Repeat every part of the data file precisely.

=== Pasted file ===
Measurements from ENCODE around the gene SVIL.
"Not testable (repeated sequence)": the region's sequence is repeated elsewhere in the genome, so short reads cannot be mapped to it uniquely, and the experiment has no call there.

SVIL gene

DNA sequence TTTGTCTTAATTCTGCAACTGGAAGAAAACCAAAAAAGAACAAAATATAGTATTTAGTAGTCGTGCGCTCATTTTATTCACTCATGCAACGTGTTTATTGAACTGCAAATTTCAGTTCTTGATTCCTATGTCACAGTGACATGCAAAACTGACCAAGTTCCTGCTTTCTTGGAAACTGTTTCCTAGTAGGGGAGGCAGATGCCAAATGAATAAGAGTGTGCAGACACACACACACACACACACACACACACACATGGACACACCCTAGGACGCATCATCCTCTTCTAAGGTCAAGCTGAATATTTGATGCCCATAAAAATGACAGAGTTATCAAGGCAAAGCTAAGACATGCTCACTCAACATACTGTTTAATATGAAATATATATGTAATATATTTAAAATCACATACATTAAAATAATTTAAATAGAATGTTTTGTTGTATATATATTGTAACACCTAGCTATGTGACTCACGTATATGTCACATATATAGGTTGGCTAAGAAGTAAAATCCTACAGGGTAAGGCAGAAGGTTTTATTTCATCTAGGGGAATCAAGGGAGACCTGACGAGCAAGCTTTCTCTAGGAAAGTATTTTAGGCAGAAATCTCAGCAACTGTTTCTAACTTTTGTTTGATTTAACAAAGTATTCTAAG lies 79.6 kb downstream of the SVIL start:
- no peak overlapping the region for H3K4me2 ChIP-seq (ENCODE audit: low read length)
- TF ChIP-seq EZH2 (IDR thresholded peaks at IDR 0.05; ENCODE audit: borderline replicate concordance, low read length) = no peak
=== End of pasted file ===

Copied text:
Measurements from ENCODE around the gene SVIL.
"Not testable (repeated sequence)": the region's sequence is repeated elsewhere in the genome, so short reads cannot be mapped to it uniquely, and the experiment has no call there.

SVIL gene

DNA sequence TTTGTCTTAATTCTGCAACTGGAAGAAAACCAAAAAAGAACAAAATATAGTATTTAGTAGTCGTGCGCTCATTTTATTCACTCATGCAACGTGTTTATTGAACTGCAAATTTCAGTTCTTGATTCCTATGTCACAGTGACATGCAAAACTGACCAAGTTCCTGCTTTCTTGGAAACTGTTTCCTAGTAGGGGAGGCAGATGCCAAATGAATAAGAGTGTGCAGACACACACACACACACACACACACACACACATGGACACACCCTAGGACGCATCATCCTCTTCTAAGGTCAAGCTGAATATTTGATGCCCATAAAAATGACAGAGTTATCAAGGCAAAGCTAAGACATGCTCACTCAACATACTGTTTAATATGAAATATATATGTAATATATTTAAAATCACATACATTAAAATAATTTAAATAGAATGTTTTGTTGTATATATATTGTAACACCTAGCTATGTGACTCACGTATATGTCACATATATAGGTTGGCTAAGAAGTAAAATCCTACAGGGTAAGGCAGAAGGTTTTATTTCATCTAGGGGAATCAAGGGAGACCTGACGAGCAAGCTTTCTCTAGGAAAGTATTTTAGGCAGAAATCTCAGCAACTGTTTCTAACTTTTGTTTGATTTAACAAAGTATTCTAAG lies 79.6 kb downstream of the SVIL start:
- no peak overlapping the region for H3K4me2 ChIP-seq (ENCODE audit: low read length)
- TF ChIP-seq EZH2 (IDR thresholded peaks at IDR 0.05; ENCODE audit: borderline replicate concordance, low read length) = no peak